By Whitney Webb
Those analyzing the COVID-19 crisis and its effects have mostly focused on how its disruptive nature has led to major shifts and recalibrations throughout society and the economy. Such disruption has also lent itself to a variety of agendas that had required an event of “reset” potential in order to be realized. In the case of the vaccine industry, COVID-19 has led to dramatic changes in how federal agencies manage the approval of medical countermeasures during a declared crisis, how trials for vaccine candidates are conducted, how the public perceives vaccination, and even how the term “vaccine” is defined.
Such shifts, though obvious, have provoked praise from some and sharp criticism from others, with the latter category being largely censored from public discourse on television, in print, and online. However, in objectively analyzing such seismic changes, it’s clear that most of these shifts in vaccine development and vaccine policy dramatically favor speed and the implementation of new and experimental technology at the expense of safety and thorough study. In the case of vaccines, it can be argued that no one benefitted more from these changes than the developers of the COVID-19 vaccines themselves, particularly the pharmaceutical and biotechnology company Moderna.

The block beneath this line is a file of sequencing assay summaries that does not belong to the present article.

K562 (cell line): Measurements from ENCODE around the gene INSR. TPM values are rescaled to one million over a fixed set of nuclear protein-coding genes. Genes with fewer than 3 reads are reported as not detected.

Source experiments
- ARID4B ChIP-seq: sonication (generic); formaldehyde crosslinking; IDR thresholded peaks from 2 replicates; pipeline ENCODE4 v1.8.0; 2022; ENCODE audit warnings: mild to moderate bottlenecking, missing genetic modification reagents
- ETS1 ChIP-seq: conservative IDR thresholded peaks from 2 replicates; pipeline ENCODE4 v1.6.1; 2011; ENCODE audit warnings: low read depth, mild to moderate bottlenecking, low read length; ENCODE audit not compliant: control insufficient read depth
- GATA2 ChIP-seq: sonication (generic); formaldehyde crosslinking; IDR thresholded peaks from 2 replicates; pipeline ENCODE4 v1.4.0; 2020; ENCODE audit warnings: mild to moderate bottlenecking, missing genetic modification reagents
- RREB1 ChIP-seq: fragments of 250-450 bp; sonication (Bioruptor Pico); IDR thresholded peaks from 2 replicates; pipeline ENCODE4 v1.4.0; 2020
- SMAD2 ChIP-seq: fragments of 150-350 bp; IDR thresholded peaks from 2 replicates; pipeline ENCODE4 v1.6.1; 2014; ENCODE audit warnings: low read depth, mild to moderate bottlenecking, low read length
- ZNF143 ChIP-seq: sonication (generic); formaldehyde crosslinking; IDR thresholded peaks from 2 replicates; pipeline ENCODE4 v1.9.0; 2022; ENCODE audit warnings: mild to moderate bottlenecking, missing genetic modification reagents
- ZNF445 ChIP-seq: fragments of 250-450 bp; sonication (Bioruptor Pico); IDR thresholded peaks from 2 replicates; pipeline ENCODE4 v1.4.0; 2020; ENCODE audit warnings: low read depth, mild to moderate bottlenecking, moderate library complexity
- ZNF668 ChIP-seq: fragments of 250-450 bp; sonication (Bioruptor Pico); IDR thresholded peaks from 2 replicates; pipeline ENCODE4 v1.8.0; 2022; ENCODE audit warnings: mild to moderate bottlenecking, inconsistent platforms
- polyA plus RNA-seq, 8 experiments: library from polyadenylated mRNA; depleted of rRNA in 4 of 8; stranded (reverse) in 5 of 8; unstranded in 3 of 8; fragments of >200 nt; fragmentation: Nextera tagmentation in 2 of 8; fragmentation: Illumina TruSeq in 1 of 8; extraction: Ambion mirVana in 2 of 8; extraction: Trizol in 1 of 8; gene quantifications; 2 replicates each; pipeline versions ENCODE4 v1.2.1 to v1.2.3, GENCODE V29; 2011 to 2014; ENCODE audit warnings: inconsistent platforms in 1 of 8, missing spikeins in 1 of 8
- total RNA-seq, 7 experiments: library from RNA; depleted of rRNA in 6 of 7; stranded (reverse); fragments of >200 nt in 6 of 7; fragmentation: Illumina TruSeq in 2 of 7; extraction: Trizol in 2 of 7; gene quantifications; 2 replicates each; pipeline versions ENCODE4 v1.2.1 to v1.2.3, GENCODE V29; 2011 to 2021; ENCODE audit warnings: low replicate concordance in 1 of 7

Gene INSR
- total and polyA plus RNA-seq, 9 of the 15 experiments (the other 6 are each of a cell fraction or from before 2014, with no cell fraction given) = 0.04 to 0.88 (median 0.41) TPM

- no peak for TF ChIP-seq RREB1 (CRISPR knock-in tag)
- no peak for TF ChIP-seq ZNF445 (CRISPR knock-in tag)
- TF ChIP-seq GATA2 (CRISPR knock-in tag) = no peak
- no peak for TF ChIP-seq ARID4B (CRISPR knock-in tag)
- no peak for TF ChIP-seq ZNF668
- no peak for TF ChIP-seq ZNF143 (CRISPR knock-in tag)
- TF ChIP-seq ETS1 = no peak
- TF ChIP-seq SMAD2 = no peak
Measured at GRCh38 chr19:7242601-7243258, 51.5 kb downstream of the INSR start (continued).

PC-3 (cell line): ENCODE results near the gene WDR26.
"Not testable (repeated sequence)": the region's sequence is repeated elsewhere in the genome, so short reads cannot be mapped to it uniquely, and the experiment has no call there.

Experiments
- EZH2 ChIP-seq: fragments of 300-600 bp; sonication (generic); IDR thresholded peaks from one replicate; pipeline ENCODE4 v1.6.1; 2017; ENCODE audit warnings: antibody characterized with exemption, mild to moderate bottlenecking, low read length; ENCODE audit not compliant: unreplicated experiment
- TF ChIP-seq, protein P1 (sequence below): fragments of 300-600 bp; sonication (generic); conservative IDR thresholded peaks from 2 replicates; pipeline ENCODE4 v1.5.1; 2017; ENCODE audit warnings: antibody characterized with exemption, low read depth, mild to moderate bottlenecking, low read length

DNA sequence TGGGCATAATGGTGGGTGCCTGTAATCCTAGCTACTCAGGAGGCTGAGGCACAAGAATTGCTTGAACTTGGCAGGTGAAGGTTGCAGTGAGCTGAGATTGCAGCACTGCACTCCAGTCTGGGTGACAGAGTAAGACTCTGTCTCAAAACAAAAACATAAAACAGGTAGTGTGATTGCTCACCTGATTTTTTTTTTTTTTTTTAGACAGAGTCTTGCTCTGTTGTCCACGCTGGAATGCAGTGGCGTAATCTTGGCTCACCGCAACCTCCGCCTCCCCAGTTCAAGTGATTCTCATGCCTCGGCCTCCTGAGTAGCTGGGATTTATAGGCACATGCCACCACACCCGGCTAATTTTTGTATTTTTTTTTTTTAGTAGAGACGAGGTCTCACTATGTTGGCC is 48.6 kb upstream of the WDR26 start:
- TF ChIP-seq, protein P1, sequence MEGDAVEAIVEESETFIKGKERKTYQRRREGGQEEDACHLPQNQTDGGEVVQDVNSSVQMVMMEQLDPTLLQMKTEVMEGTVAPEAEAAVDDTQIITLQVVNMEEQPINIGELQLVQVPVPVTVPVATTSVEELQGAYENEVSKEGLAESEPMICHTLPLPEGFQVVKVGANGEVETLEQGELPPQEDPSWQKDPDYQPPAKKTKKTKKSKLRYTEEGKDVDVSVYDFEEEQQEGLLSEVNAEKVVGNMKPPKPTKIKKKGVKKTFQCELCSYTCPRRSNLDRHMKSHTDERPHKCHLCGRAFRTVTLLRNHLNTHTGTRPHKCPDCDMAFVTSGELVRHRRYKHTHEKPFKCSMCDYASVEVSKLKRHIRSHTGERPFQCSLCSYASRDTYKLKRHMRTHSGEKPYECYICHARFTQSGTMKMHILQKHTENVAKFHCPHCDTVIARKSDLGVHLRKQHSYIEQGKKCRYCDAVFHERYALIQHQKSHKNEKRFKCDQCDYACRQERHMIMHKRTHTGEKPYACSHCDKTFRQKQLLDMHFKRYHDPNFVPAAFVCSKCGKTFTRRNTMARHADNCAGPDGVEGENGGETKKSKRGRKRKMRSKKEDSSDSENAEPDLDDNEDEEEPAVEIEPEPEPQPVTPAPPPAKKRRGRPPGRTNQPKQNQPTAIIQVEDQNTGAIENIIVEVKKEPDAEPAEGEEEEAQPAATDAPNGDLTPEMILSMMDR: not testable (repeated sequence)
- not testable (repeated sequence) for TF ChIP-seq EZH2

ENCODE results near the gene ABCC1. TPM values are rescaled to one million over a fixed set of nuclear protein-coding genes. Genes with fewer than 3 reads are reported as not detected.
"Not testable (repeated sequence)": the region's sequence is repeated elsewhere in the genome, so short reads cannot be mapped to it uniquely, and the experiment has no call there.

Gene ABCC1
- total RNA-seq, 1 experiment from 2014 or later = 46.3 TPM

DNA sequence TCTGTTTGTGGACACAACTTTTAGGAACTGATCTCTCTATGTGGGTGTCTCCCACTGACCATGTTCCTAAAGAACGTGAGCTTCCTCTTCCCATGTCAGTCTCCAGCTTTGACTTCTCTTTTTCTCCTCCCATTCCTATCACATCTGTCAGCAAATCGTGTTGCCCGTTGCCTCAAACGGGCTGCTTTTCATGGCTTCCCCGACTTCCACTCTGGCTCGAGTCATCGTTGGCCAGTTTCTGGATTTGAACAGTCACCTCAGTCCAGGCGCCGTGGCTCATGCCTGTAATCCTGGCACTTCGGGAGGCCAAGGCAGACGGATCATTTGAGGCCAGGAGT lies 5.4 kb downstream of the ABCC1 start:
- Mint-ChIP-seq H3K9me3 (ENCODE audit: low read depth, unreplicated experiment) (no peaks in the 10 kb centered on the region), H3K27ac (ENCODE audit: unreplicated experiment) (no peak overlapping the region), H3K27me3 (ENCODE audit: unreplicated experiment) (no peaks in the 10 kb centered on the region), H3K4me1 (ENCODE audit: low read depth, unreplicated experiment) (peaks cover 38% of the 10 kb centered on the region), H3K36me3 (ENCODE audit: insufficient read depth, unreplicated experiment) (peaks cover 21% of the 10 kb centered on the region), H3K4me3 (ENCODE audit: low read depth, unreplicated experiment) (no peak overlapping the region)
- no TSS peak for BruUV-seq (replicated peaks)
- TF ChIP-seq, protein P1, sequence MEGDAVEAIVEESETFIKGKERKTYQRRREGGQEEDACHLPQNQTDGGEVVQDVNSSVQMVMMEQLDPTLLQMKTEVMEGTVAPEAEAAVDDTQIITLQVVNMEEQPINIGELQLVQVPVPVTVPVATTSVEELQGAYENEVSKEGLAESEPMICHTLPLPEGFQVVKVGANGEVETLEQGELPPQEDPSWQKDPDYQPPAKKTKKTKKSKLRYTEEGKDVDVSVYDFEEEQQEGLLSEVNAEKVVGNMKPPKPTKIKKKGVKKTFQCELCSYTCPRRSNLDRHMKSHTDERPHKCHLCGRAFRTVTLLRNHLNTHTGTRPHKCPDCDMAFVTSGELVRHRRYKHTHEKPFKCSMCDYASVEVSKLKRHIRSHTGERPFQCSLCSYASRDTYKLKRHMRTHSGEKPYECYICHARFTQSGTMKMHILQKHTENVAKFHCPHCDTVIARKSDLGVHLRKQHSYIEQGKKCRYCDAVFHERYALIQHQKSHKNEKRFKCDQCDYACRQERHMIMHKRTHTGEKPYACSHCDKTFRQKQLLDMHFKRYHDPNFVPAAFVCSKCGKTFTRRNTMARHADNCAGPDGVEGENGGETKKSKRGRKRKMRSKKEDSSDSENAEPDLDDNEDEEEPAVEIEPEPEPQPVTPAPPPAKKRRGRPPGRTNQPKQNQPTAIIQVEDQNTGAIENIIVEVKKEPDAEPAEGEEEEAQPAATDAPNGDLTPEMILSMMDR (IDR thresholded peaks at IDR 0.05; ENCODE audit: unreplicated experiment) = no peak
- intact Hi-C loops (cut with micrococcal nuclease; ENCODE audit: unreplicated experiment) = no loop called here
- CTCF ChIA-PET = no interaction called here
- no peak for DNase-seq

Not only did the COVID-19 crisis obliterate hurdles that had previously prevented Moderna from taking a single product to market, it also dramatically reversed the company’s fortunes. Indeed, from 2016 right up until the emergence of COVID-19, Moderna could barely hold it together, as it was shedding key executives, top talent, and major investors at an alarming rate. Essentially, Moderna’s promise of “revolutionizing” medicine and the remarkable salesmanship and fund-raising capabilities of the company’s top executive, Stéphane Bancel, were the main forces keeping it afloat. In the years leading up to the COVID-19 crisis, Moderna’s promises—despite Bancel’s efforts—rang increasingly hollow, as the company’s long-standing penchant for extreme secrecy meant that—despite nearly a decade in business—it had never been able to definitively prove that it could deliver the “revolution” it had continually assured investors was right around the corner.
Read more: Moderna: A Company “In Need Of A Hail Mary”